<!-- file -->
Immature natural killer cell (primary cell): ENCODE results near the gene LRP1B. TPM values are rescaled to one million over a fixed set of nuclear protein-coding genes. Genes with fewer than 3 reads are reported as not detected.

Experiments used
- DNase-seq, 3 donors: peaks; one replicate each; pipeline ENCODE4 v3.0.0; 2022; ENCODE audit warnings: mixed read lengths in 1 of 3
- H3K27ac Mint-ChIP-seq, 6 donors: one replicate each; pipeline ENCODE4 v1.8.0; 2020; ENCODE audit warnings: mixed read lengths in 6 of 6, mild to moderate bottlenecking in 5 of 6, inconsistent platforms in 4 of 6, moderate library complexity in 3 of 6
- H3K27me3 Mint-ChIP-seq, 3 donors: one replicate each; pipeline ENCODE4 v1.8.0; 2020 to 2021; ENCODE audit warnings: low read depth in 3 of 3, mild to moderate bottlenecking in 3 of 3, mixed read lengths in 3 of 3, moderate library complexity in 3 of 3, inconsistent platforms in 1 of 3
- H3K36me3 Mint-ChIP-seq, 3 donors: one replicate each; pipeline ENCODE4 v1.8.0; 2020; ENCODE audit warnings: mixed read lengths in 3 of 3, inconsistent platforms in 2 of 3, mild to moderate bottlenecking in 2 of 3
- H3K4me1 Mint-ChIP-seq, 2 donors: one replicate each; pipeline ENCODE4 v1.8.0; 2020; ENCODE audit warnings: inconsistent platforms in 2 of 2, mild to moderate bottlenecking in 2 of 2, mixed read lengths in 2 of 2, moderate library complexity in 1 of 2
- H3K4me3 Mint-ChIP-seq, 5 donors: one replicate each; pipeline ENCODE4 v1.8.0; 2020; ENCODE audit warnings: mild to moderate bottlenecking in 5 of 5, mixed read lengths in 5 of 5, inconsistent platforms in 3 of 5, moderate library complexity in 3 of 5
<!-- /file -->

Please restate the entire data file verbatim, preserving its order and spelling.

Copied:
Immature natural killer cell (primary cell): ENCODE results near the gene LRP1B. TPM values are rescaled to one million over a fixed set of nuclear protein-coding genes. Genes with fewer than 3 reads are reported as not detected.

Experiments used
- DNase-seq, 3 donors: peaks; one replicate each; pipeline ENCODE4 v3.0.0; 2022; ENCODE audit warnings: mixed read lengths in 1 of 3
- H3K27ac Mint-ChIP-seq, 6 donors: one replicate each; pipeline ENCODE4 v1.8.0; 2020; ENCODE audit warnings: mixed read lengths in 6 of 6, mild to moderate bottlenecking in 5 of 6, inconsistent platforms in 4 of 6, moderate library complexity in 3 of 6
- H3K27me3 Mint-ChIP-seq, 3 donors: one replicate each; pipeline ENCODE4 v1.8.0; 2020 to 2021; ENCODE audit warnings: low read depth in 3 of 3, mild to moderate bottlenecking in 3 of 3, mixed read lengths in 3 of 3, moderate library complexity in 3 of 3, inconsistent platforms in 1 of 3
- H3K36me3 Mint-ChIP-seq, 3 donors: one replicate each; pipeline ENCODE4 v1.8.0; 2020; ENCODE audit warnings: mixed read lengths in 3 of 3, inconsistent platforms in 2 of 3, mild to moderate bottlenecking in 2 of 3
- H3K4me1 Mint-ChIP-seq, 2 donors: one replicate each; pipeline ENCODE4 v1.8.0; 2020; ENCODE audit warnings: inconsistent platforms in 2 of 2, mild to moderate bottlenecking in 2 of 2, mixed read lengths in 2 of 2, moderate library complexity in 1 of 2
- H3K4me3 Mint-ChIP-seq, 5 donors: one replicate each; pipeline ENCODE4 v1.8.0; 2020; ENCODE audit warnings: mild to moderate bottlenecking in 5 of 5, mixed read lengths in 5 of 5, inconsistent platforms in 3 of 5, moderate library complexity in 3 of 5